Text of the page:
Wat Saket, Bangkok
Golden Mount (Phu Khao Thong) lies on the grounds of Wat Saket and is an artificial hill covered in white painted concrete with a temple at the summit. On the temple roof stands the giant golden stupa, which you probably have seen from a distance. The 360-degrees view from the roof is amazing and you can join in on the praying and chanting: "The Enlightened one, may I spiritually pay homage to the Buddha's Relics and humbly and gratefully worship the well-proclaimed Dhamma and the Worthy Disciples. May this merit be a condition leading me to further welfare and happiness always until attaining the Nibbãna, the cessation of life sufferings, the Supreme Goal of Buddhism."
Ko Rattanakosin, Bangkok
Grand Palace was originally the residence of the Thai king. It was built in 1782 and over time was constantly expanded, so today it is a large complex of odd buildings ranging from shiny Buddhist temples to more humble administration buildings. The Thai king and his mother don't live here, so don't expect to bump into them. But one you can see here is the famous and very holy Emerald Buddha (Phra Kaew). The statue, which is tiny (66 cm), was taken from Vientiane (now part of Laos) in the 18th century and is actually not made from emerald but jade. Every season, the king changes its robes to bring good weather and fortune to the country.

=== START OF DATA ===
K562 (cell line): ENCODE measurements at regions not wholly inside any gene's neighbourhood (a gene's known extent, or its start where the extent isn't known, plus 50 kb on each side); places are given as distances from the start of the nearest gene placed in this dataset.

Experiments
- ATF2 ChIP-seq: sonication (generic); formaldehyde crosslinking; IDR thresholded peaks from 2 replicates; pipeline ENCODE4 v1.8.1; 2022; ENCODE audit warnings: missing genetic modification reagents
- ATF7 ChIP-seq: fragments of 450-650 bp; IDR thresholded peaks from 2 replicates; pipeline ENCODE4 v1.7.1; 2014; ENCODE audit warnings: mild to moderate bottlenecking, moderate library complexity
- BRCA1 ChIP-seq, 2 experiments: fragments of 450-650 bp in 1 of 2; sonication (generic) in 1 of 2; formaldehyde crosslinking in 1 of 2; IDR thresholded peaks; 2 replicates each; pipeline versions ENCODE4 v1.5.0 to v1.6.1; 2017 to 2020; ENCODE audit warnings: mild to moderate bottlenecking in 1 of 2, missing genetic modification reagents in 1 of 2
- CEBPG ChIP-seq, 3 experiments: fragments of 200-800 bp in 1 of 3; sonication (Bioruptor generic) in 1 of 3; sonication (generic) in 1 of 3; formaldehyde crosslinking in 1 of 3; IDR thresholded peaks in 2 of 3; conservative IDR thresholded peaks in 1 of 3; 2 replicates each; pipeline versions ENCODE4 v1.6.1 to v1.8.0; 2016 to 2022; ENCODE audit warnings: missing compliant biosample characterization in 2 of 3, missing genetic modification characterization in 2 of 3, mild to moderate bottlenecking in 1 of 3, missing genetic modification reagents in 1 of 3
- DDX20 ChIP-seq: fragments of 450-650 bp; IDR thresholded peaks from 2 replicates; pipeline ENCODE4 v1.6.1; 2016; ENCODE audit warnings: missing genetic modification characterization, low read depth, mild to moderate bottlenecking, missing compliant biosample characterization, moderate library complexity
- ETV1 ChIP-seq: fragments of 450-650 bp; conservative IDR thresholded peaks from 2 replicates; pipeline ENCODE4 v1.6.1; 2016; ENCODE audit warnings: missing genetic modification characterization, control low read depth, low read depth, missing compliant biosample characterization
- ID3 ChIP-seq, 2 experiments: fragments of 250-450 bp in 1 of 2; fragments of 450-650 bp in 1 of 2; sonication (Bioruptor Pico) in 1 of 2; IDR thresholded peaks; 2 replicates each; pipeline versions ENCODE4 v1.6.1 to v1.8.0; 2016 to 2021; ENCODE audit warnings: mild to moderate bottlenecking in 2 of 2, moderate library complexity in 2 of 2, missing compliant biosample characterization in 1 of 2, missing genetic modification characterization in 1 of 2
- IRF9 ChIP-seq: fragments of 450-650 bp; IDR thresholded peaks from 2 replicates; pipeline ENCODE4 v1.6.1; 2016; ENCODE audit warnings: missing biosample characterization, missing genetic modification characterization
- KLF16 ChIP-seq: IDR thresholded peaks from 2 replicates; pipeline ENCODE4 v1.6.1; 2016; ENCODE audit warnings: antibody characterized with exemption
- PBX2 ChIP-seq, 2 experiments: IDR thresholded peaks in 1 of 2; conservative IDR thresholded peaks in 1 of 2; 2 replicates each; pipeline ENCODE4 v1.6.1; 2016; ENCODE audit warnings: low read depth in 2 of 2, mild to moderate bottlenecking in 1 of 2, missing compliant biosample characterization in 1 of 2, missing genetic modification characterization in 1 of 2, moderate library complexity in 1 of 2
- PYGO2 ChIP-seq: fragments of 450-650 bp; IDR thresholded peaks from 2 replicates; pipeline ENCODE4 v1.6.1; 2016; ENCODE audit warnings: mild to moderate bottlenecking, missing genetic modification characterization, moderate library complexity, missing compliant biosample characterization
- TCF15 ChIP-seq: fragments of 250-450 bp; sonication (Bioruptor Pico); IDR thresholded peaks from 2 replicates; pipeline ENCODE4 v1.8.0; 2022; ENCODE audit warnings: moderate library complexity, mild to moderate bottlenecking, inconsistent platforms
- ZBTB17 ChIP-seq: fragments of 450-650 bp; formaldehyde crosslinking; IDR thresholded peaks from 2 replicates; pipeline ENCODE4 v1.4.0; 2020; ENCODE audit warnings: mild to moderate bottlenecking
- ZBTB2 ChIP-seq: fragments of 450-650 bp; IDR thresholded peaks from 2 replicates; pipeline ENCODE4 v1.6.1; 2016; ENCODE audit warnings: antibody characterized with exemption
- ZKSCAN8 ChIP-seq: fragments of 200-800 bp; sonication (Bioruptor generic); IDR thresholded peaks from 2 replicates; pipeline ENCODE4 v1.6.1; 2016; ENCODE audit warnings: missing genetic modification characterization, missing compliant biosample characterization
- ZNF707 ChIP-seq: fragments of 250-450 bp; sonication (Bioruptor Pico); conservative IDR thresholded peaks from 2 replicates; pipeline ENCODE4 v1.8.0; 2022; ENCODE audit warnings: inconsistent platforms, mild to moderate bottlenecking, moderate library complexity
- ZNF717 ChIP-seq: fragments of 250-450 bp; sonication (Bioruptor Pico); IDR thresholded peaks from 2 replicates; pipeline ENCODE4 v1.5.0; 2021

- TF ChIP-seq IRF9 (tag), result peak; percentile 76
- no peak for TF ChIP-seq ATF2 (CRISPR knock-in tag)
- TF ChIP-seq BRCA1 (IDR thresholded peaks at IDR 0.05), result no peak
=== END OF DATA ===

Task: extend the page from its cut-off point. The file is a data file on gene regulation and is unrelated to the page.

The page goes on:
Khao San Road
Khao San Road is not a place, it is an experience. Previously just a street with dirt cheap hotels to crash while passing through, it has now morphed itself into something more. A 24/7 backpacker-haven covering not just the original street but the whole neighbourhood, offering anything from visas, beers and Indian tailors over fire-dancing equipment, tattoos, and fake designer clothes to Starbucks, teeth bleaching, and cocktail sipping. It is now such a popular party zone that it even attracts the trendy Thai youth. But the toothless old fellow with the hammocks is still walking around. This place is unique.
Intersection of Th Phahurat and Th Chakraphet, Bangkok
At the edge of Chinatown lies Little India, and it is little. A few sois with Indian and Bangladeshi restaurants, sari shops, Bollywood music, and some colourful we'll-have-it-if-it's-Indian stores. The smells, sounds and faces make you forget that you are not somewhere on the Sub-Indian continent. There is even a shiny white Sikh temple, Gurudwara Siri Guru Singh Sabha, which decorates Little India with a golden dome. It is good fun to get lost in the maze of narrow lanes behind the temple.
National Stadium stop on the Skytrain
MBK Center is a shopping mall with about 2000 stores spread out on eight floors. MBK boasts being the most visited mall in Bangkok, and we believe it. Hordes of tourists head here on their last days in Thailand to fill up the remaining luggage space, or to buy more bags. In the old days you could get some really good bargains on t-shirts, electronics and counterfeit fashion and DVDs, but these days the huge amount of money-spending holidayers has pushed the prices up. Even tour buses packed with Russian or Middle Eastern tourists drop by, making people-watching even more interesting.